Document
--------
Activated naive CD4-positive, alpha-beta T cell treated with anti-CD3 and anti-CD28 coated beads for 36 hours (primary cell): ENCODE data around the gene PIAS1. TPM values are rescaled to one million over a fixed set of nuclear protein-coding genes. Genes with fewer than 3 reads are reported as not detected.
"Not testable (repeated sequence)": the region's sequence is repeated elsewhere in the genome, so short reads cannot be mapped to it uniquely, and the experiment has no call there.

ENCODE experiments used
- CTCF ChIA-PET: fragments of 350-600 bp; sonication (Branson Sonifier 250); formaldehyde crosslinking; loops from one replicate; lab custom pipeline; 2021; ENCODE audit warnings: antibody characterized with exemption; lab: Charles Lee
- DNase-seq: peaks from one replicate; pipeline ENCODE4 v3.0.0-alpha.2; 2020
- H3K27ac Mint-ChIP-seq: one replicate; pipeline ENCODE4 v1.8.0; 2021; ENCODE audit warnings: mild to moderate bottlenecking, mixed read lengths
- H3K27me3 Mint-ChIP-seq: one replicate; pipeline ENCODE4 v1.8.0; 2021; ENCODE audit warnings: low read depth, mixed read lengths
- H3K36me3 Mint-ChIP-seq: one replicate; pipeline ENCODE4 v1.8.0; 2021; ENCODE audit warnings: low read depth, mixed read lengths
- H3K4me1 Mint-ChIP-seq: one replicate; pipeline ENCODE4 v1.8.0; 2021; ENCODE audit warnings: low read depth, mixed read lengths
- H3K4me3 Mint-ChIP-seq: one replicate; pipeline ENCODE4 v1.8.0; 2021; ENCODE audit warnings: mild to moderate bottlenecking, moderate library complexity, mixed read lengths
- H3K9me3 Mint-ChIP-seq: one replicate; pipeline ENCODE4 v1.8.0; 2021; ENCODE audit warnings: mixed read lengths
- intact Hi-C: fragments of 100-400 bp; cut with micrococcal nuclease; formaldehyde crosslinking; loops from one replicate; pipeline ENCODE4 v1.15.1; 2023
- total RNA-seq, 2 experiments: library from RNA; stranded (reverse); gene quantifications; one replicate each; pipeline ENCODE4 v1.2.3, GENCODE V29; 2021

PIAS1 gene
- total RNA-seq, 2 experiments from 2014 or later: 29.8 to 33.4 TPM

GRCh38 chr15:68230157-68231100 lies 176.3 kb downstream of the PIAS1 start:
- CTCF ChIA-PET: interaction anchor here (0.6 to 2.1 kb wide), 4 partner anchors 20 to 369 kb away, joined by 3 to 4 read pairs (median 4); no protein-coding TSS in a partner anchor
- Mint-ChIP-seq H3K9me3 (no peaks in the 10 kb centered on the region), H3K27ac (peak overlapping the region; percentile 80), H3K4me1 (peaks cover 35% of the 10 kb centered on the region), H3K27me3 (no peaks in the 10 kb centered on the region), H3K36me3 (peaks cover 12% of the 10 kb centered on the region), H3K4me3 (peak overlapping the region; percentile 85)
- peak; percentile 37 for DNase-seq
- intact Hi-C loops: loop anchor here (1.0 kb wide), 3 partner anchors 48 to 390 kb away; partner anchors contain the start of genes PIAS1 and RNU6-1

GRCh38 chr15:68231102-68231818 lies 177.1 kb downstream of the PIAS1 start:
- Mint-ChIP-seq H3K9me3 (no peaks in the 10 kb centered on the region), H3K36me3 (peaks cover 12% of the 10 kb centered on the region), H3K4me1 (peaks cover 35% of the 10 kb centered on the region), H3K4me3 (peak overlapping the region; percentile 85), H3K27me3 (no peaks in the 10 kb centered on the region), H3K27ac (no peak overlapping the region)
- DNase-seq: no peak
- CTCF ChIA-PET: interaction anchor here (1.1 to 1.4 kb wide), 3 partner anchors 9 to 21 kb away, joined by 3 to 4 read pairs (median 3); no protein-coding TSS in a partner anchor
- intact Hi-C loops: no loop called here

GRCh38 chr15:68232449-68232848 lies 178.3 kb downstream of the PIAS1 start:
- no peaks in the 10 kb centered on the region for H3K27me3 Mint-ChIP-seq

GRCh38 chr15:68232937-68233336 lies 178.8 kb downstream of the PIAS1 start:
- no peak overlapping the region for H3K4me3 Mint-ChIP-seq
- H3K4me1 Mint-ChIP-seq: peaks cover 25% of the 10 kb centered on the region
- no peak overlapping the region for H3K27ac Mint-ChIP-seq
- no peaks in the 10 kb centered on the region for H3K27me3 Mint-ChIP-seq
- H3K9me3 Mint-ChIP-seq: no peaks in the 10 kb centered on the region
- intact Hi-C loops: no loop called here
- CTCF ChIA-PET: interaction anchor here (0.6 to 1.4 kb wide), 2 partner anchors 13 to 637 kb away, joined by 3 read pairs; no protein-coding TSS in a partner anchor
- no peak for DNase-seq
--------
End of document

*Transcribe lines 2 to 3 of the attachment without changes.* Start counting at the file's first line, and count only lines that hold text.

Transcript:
"Not testable (repeated sequence)": the region's sequence is repeated elsewhere in the genome, so short reads cannot be mapped to it uniquely, and the experiment has no call there.

ENCODE experiments used